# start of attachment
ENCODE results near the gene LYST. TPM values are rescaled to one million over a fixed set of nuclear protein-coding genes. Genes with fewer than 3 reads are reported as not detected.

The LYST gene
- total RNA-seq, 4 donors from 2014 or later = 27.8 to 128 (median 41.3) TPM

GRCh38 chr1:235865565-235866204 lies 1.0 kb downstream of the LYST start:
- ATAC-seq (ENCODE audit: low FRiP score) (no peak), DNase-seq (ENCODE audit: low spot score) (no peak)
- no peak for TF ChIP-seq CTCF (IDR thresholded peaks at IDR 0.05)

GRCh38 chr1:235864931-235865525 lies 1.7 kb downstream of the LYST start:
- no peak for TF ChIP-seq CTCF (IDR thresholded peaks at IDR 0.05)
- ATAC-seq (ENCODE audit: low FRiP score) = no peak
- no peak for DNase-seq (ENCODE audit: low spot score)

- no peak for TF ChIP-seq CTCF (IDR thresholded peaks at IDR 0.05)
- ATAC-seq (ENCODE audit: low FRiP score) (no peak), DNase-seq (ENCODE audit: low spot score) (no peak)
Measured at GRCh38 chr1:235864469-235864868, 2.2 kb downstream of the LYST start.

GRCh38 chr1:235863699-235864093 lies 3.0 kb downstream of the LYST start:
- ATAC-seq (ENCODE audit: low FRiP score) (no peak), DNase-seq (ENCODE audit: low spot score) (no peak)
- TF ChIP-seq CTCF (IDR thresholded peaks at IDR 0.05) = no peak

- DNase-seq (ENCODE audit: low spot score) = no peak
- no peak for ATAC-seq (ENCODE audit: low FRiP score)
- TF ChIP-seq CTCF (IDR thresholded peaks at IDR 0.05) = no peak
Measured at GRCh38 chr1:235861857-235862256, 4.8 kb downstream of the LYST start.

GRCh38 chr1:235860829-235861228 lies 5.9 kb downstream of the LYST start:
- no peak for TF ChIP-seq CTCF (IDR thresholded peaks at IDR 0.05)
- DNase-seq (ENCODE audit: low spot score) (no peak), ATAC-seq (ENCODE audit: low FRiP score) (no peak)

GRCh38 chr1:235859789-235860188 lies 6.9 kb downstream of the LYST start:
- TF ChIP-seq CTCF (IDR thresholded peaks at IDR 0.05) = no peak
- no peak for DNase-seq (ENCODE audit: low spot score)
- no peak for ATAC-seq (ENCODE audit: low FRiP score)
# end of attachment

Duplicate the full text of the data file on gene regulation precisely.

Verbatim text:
ENCODE results near the gene LYST. TPM values are rescaled to one million over a fixed set of nuclear protein-coding genes. Genes with fewer than 3 reads are reported as not detected.

The LYST gene
- total RNA-seq, 4 donors from 2014 or later = 27.8 to 128 (median 41.3) TPM

GRCh38 chr1:235865565-235866204 lies 1.0 kb downstream of the LYST start:
- ATAC-seq (ENCODE audit: low FRiP score) (no peak), DNase-seq (ENCODE audit: low spot score) (no peak)
- no peak for TF ChIP-seq CTCF (IDR thresholded peaks at IDR 0.05)

GRCh38 chr1:235864931-235865525 lies 1.7 kb downstream of the LYST start:
- no peak for TF ChIP-seq CTCF (IDR thresholded peaks at IDR 0.05)
- ATAC-seq (ENCODE audit: low FRiP score) = no peak
- no peak for DNase-seq (ENCODE audit: low spot score)

- no peak for TF ChIP-seq CTCF (IDR thresholded peaks at IDR 0.05)
- ATAC-seq (ENCODE audit: low FRiP score) (no peak), DNase-seq (ENCODE audit: low spot score) (no peak)
Measured at GRCh38 chr1:235864469-235864868, 2.2 kb downstream of the LYST start.

GRCh38 chr1:235863699-235864093 lies 3.0 kb downstream of the LYST start:
- ATAC-seq (ENCODE audit: low FRiP score) (no peak), DNase-seq (ENCODE audit: low spot score) (no peak)
- TF ChIP-seq CTCF (IDR thresholded peaks at IDR 0.05) = no peak

- DNase-seq (ENCODE audit: low spot score) = no peak
- no peak for ATAC-seq (ENCODE audit: low FRiP score)
- TF ChIP-seq CTCF (IDR thresholded peaks at IDR 0.05) = no peak
Measured at GRCh38 chr1:235861857-235862256, 4.8 kb downstream of the LYST start.

GRCh38 chr1:235860829-235861228 lies 5.9 kb downstream of the LYST start:
- no peak for TF ChIP-seq CTCF (IDR thresholded peaks at IDR 0.05)
- DNase-seq (ENCODE audit: low spot score) (no peak), ATAC-seq (ENCODE audit: low FRiP score) (no peak)

GRCh38 chr1:235859789-235860188 lies 6.9 kb downstream of the LYST start:
- TF ChIP-seq CTCF (IDR thresholded peaks at IDR 0.05) = no peak
- no peak for DNase-seq (ENCODE audit: low spot score)
- no peak for ATAC-seq (ENCODE audit: low FRiP score)